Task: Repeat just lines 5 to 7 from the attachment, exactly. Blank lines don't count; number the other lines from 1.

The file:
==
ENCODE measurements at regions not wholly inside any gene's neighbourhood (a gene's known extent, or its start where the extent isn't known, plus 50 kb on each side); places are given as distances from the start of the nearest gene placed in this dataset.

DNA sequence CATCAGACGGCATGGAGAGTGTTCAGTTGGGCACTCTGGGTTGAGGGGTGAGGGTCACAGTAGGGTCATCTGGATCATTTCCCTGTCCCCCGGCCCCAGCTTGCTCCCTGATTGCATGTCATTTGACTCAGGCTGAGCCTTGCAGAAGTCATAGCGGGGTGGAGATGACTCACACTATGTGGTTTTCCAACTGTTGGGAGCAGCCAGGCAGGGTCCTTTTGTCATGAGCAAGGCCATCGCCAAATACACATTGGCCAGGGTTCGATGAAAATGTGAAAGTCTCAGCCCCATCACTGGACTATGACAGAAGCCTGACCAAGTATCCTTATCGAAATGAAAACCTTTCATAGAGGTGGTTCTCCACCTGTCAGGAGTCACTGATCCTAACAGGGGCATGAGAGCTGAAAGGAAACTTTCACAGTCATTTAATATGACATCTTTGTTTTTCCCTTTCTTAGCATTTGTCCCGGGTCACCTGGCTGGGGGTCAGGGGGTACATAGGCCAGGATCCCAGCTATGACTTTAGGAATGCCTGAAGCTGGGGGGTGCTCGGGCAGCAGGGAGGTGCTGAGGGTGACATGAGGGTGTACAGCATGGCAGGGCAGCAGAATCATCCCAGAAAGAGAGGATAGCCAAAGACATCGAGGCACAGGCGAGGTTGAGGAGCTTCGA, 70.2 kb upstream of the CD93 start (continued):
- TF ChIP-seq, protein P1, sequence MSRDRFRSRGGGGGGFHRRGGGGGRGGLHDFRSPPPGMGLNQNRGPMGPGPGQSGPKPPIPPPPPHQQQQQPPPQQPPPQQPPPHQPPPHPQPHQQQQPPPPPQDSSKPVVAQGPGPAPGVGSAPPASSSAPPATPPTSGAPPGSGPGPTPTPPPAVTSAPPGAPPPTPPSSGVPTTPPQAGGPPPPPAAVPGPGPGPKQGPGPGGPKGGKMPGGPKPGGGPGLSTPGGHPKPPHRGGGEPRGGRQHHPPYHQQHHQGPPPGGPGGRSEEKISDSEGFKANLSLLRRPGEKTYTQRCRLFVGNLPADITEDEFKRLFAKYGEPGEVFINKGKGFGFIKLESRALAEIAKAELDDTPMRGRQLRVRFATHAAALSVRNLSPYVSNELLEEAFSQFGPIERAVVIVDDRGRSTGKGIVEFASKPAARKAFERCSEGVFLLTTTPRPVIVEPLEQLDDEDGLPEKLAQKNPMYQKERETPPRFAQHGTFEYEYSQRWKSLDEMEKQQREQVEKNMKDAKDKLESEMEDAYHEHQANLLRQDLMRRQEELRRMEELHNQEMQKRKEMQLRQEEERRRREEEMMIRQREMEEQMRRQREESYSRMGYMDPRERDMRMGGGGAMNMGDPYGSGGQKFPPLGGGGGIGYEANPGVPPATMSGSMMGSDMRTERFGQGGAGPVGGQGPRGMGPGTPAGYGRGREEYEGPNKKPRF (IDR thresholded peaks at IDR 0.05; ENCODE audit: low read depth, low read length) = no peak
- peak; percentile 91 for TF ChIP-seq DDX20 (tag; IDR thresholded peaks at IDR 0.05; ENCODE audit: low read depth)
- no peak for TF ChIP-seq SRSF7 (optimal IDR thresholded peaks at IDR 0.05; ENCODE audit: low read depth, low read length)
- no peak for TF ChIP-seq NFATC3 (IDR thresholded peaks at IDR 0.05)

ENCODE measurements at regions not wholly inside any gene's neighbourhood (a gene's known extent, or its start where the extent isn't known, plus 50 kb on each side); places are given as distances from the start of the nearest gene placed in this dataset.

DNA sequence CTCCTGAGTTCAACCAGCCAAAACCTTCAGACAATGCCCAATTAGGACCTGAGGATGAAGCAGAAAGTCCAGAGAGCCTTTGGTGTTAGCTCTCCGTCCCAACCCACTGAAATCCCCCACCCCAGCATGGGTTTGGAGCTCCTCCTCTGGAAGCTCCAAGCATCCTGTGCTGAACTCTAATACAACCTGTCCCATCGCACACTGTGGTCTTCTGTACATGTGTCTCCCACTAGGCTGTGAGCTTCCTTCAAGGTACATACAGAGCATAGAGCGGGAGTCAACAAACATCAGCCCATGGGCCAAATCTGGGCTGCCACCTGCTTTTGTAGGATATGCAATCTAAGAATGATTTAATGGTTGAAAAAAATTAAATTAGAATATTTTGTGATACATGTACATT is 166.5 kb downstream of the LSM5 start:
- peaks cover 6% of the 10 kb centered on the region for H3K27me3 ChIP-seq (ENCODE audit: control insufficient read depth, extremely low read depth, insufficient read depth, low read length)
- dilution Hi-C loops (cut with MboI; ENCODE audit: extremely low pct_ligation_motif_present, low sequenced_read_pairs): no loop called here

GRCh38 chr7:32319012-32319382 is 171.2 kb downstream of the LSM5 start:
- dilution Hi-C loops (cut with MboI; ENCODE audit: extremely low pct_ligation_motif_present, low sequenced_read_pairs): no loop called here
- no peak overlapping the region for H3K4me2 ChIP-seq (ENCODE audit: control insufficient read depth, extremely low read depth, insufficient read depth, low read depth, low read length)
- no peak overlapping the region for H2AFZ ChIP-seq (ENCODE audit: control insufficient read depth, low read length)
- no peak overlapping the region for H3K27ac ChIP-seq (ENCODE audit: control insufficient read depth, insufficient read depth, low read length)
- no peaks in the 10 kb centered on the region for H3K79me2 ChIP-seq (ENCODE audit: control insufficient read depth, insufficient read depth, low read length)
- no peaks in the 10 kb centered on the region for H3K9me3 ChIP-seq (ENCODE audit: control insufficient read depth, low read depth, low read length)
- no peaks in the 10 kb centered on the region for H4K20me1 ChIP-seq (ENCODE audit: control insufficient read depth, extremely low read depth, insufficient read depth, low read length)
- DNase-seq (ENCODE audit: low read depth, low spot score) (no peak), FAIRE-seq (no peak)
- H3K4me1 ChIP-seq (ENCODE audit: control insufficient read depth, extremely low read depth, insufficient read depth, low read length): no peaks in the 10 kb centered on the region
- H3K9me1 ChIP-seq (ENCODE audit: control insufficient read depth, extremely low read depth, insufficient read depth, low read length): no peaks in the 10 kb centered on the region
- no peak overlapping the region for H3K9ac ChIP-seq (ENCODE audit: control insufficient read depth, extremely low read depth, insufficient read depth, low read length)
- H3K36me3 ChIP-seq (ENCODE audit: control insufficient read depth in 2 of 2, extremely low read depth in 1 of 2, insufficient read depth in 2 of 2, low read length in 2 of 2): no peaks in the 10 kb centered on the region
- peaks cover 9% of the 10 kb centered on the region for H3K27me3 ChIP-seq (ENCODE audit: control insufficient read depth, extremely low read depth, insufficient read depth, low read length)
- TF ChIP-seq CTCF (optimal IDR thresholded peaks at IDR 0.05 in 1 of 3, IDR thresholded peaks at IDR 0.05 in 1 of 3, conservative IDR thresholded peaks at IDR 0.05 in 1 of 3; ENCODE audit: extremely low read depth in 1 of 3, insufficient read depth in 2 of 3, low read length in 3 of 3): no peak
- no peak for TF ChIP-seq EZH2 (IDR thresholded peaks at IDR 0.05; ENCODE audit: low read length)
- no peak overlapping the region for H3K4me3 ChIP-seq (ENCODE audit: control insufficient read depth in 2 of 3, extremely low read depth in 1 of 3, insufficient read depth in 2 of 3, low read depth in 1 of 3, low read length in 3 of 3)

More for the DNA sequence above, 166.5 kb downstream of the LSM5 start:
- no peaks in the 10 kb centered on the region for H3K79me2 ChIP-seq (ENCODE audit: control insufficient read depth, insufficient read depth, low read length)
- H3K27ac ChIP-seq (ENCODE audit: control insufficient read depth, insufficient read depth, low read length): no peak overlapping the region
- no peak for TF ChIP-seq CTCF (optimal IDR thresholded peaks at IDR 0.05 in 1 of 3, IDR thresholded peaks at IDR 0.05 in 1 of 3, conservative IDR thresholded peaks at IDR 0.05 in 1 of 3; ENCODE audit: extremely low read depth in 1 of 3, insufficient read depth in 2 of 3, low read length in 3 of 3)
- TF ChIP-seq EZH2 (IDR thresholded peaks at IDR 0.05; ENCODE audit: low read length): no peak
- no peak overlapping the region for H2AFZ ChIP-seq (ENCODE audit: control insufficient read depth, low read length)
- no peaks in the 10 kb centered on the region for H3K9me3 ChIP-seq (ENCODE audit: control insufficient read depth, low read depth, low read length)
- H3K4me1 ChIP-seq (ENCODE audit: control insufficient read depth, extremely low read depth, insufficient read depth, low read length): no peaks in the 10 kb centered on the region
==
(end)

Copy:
- no peak for TF ChIP-seq SRSF7 (optimal IDR thresholded peaks at IDR 0.05; ENCODE audit: low read depth, low read length)
- no peak for TF ChIP-seq NFATC3 (IDR thresholded peaks at IDR 0.05)

ENCODE measurements at regions not wholly inside any gene's neighbourhood (a gene's known extent, or its start where the extent isn't known, plus 50 kb on each side); places are given as distances from the start of the nearest gene placed in this dataset.